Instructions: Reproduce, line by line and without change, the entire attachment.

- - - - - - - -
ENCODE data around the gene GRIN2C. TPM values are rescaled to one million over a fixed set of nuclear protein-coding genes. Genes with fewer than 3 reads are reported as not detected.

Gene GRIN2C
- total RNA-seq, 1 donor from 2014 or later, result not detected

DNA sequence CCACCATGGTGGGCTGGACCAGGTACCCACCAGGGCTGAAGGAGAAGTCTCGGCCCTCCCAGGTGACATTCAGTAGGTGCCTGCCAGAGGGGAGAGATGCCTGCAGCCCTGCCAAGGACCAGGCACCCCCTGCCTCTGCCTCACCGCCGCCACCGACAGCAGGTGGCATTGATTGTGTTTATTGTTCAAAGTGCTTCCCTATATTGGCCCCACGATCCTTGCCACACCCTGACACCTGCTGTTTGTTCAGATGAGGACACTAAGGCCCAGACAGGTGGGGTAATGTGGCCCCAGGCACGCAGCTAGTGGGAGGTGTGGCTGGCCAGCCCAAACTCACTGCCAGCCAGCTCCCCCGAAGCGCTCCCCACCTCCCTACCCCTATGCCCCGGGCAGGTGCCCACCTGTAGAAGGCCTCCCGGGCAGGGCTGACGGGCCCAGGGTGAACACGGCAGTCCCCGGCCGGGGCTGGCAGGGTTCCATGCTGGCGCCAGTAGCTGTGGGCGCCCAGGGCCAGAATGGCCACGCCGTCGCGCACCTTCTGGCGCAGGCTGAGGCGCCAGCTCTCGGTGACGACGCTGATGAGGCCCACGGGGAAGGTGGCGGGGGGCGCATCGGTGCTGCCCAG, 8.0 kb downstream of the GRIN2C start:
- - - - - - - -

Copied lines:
ENCODE data around the gene GRIN2C. TPM values are rescaled to one million over a fixed set of nuclear protein-coding genes. Genes with fewer than 3 reads are reported as not detected.

Gene GRIN2C
- total RNA-seq, 1 donor from 2014 or later, result not detected

DNA sequence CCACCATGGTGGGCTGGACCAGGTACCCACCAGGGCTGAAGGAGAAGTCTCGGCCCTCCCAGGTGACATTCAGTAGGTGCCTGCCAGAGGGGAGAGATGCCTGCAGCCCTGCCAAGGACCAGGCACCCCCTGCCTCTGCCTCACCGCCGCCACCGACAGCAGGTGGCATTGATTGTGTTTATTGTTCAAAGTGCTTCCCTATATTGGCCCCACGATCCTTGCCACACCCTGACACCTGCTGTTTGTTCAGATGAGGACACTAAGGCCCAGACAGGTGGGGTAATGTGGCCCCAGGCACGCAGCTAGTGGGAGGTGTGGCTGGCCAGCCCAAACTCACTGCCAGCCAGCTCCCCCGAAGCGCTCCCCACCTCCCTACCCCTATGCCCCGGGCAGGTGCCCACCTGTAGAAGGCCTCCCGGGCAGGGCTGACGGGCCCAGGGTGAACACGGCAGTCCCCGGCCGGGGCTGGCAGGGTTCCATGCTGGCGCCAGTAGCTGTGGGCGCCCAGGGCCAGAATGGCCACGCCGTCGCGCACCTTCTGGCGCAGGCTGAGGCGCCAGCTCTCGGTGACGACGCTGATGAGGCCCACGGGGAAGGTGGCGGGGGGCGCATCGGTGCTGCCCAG, 8.0 kb downstream of the GRIN2C start: